U.S. Women's National Team
#SheBelieves - USWNT
- #SheBelieves - USWNT
- #SheBelieves Letter to Fans
- What is #SheBelieves?
- WNT Brings #SheBelieves to Local Communities
- #SheBelieves - Pittsburgh - Regina Koetters & Meghan Klingenberg
- #SheBelieves - Chattanooga - Dr. Autumn Graves & Heather O'Reilly
- #SheBelieves - Detroit - Amy S. Weber & Ashlyn Harris
- #SheBelieves Seattle - Susie Rosenthal & Hope Solo
- #SheBelieves - Orlando - Janet Petro & Becky Sauerbrunn
- #SheBelieves - Orlando - Kate Parker & Megan Rapinoe
- #SheBelieves - Honolulu - Cynthia McArthur & Kelley O’Hara
- #SheBelieves - San Antonio - Kellie Elliot & Crystal Dunn
- #SheBelieves - New Orleans - Susan Spicer & Christen Press
- #SheBelieves - Phoenix - Sandrine Nzeukou & Julie Johnston
- 2019 FIFA Women's World Cup
- 2019 SheBelieves Cup
- 2018 CONCACAF Women's Championship
- 2018 Tournament of Nations
- 2018 SheBelieves Cup
- 2017 Tournament of Nations
- 2017 SheBelieves Cup
- 2016 Olympic Games
- 2016 SheBelieves Cup
- 2016 CONCACAF Women's Olympic Qualifying Championship
- 2015 Women's World Cup
- 2015 Algarve Cup
- 2014 Brasilia International Tournament
- 2014 CONCACAF Women's Championship
- 2014 Algarve Cup
- 2013 Algarve Cup
- 2012 Olympic Games
- 2012 Algarve Cup
- 2012 CONCACAF Women's Olympic Qualifying
- 2011 FIFA WOMEN'S WORLD CUP
- 2011 Algarve Cup
- 2011 Four Nations Tournament
- 2011 FIFA Women's World Cup Playoff
- 2010 CONCACAF Women's Championship
- 2010 Algarve Cup
- 2009 Algarve Cup
- 2008 Olympic Games
- 2008 Peace Queen Cup
- 2008 CONCACAF Olympic Qualifying
- 2008 Algarve Cup
- 2008 Four Nations Tournament
- 2007 FIFA WOMEN'S WORLD CUP
- 2007 Algarve Cup
- 2007 Four Nations Tournament
- 2006 Algarve Cup
- 2006 Four Nations Tournament
- WNT Coaching Staff - Jill Ellis and Her Assistants
- How I Got Here
- The Journey
- Behind the Crest: 2018 Concacaf Women's Championship
- WNT Animated, Presented by Ritz
- Behind the Crest: 2016 Olympic Games
- One Nation. One Team. 23 Stories.
- Behind the Crest: 2015 FIFA Women's World Cup
- In Her Own Words: Moving On as a Champion
- Behind the 184 Goals
- Abby Wambach in the Eyes of Her Family
- Career Quotes: Wambach's Teammates Speak About the U.S. Soccer Legend's Impact on the Team
- Gallery: The Best of Abby Wambach
- 20 for 20: Abby Wambach Most Memorable Moments
- The Wambach Goal Vault
Head Coach Jill Ellis
Jill Ellis was named the eighth head coach in U.S. Women’s National Team history on May 16, 2014. Just a little under 13 months later, she led the USA to the championship of the 2015 FIFA Women’s World Cup. She signed a multi-year contract extension on Aug. 5, 2015.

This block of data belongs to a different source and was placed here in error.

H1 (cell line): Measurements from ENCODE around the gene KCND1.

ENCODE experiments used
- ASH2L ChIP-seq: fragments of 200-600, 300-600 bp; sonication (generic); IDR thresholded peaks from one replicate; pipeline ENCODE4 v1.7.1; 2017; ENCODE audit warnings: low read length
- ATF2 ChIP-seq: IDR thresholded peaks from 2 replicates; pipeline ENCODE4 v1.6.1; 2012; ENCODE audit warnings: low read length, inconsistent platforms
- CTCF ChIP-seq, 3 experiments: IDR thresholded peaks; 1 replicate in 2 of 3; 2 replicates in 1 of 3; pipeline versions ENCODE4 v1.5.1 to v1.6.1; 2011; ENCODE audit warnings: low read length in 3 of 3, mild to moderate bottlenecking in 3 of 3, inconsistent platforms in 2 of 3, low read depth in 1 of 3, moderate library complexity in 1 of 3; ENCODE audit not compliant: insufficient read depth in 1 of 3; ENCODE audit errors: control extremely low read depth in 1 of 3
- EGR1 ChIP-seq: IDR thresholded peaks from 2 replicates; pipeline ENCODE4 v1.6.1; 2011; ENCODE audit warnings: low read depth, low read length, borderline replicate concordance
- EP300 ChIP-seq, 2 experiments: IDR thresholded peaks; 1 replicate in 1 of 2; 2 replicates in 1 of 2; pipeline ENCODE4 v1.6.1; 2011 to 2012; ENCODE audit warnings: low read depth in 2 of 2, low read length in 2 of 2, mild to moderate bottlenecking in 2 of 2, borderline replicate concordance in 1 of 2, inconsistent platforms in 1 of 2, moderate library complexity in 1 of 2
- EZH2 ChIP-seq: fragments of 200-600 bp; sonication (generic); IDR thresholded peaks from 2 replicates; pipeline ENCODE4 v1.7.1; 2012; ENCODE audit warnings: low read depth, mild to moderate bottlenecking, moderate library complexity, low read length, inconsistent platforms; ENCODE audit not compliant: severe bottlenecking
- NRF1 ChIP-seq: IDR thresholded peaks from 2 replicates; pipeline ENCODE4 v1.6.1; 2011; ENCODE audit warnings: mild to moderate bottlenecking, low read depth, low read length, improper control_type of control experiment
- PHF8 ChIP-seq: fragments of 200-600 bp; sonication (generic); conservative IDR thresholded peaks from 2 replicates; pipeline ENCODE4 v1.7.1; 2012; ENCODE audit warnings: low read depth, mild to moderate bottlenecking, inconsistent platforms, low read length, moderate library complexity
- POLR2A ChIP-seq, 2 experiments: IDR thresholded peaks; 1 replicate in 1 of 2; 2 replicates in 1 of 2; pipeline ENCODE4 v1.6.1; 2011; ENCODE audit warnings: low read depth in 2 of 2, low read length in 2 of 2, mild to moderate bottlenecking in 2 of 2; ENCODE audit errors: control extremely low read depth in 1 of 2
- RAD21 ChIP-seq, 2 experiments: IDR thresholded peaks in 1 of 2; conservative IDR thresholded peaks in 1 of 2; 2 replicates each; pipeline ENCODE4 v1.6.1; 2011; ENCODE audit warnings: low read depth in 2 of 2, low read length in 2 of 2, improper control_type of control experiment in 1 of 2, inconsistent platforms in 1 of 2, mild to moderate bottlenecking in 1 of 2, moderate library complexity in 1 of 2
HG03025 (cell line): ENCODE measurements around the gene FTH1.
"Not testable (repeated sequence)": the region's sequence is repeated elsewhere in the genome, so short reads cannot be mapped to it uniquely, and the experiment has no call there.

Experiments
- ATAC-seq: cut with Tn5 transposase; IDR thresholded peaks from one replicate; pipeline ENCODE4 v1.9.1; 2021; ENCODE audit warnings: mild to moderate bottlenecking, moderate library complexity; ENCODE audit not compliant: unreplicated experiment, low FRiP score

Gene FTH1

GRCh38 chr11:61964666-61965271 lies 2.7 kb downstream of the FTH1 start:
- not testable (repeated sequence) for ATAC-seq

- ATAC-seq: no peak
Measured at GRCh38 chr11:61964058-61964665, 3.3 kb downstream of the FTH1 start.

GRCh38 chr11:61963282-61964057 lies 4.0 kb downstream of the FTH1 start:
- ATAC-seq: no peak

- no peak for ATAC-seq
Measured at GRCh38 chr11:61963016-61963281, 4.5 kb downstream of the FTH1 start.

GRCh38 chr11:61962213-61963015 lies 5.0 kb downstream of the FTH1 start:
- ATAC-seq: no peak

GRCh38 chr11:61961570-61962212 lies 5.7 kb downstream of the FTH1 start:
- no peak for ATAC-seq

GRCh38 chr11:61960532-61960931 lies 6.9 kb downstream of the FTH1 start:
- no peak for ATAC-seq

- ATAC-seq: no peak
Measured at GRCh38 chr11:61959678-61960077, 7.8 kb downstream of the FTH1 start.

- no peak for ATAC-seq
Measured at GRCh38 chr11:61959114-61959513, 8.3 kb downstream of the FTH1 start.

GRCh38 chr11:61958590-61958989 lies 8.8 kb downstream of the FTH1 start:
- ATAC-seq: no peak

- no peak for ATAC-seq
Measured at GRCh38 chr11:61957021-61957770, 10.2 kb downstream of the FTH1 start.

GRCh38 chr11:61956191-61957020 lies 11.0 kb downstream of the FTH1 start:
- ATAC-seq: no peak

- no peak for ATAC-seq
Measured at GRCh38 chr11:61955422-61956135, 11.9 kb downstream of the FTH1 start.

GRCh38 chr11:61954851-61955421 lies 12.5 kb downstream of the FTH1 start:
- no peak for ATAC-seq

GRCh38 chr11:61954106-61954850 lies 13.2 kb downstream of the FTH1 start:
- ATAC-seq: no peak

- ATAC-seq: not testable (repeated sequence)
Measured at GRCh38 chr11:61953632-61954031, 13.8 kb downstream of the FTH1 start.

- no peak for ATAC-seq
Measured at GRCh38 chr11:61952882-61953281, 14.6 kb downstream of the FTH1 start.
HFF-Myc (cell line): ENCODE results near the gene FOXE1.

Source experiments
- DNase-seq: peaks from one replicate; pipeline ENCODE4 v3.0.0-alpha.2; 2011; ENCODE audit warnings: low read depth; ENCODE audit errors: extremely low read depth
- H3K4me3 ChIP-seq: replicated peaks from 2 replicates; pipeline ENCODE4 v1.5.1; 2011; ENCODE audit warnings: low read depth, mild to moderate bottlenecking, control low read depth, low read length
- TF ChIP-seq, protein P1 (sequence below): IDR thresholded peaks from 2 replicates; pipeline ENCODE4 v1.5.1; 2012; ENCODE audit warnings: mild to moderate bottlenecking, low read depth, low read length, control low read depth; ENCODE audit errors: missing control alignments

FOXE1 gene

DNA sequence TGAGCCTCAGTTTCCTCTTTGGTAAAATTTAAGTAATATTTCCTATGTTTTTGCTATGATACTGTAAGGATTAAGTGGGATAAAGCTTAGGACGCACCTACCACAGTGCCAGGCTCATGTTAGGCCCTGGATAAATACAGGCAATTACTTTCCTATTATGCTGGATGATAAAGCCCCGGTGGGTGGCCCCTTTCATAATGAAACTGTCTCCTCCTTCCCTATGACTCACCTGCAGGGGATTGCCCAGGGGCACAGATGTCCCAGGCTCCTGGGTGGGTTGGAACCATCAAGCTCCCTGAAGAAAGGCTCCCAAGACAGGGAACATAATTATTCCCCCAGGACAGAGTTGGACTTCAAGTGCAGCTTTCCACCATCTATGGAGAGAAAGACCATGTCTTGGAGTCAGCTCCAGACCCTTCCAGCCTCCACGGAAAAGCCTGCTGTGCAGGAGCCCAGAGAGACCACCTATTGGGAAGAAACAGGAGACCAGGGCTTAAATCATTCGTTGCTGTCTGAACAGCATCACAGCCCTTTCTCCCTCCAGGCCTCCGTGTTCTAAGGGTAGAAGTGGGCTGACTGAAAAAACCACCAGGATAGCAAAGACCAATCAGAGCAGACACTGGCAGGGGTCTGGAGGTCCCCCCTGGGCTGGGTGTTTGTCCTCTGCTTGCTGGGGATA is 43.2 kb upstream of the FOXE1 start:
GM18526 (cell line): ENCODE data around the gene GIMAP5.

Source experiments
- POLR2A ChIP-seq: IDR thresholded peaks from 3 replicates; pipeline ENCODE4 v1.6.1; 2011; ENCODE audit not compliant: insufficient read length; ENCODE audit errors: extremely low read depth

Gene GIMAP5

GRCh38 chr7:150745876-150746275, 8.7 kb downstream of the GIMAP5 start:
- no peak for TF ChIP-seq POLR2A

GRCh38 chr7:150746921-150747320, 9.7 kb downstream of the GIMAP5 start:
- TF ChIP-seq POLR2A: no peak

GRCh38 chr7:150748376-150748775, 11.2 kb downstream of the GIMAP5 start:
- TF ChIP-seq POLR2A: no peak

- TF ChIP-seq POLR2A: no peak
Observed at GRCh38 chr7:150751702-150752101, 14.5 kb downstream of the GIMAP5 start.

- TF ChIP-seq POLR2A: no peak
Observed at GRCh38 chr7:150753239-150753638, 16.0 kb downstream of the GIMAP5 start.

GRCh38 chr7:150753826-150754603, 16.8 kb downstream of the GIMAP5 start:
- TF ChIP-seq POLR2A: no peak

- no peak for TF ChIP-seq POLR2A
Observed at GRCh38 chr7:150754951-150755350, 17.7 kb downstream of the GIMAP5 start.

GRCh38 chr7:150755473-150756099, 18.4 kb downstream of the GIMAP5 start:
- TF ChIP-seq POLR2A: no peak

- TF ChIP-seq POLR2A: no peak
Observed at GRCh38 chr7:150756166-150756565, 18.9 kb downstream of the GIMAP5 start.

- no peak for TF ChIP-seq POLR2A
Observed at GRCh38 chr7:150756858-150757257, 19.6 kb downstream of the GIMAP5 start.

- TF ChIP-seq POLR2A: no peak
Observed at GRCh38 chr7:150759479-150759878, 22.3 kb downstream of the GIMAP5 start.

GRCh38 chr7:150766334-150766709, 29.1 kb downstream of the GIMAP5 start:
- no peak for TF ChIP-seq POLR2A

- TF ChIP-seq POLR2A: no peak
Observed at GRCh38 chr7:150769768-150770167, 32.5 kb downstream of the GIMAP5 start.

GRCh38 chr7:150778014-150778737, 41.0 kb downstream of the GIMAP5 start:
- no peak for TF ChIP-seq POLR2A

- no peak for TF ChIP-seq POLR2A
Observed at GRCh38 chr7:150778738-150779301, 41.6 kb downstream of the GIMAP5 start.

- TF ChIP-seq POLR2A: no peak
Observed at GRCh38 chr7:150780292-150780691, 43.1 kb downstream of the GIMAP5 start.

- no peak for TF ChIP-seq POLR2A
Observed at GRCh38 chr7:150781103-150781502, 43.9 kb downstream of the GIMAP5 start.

Ellis’ 2015 Women’s World Cup Team navigated the most difficult Women’s World Cup tournament to date as 24 teams competed to play the seven matches it would take to win the competition, all on artificial turf. The team won six of those games, five by shutout, while tying Sweden in group play and allowed just three total goals. Ellis and her staff made several key tactical adjustments in the knockout rounds to help the U.S. make the final, where it set numerous records in defeating Japan, 5-2, to win the USA’s first World Cup title in 16 years.
At the end of 2015, along with a slew of other honors, Ellis was named the CONCACAF Female Coach of the Year and the FIFA World Coach of the Year for Women’s Soccer, marking the first time an American had been bestowed with that honor. She was also named the CONCACAF Female Coach of the Year. During 2015, the USA went 20-2-4 and also won the prestigious Algarve Cup in Portugal.
Ellis led the USA to 22-0-3 record in 2016, marking just the third time the USA had gone unbeaten in regulation time in a year in which it had played 10 or more matches. The USA hosted the inaugural SheBelieves Cup in March, winning the tournament that featured four of the top teams in the world in the USA, German, France and England. The USA earned 17 shutouts during the year and gave up more than one goal in a game just twice, but a penalty kick loss to Sweden in the quarterfinal of the 2016 Olympics (a match in which the USA had a 27-6 shot margin) ended the USA’s gold medal aspirations.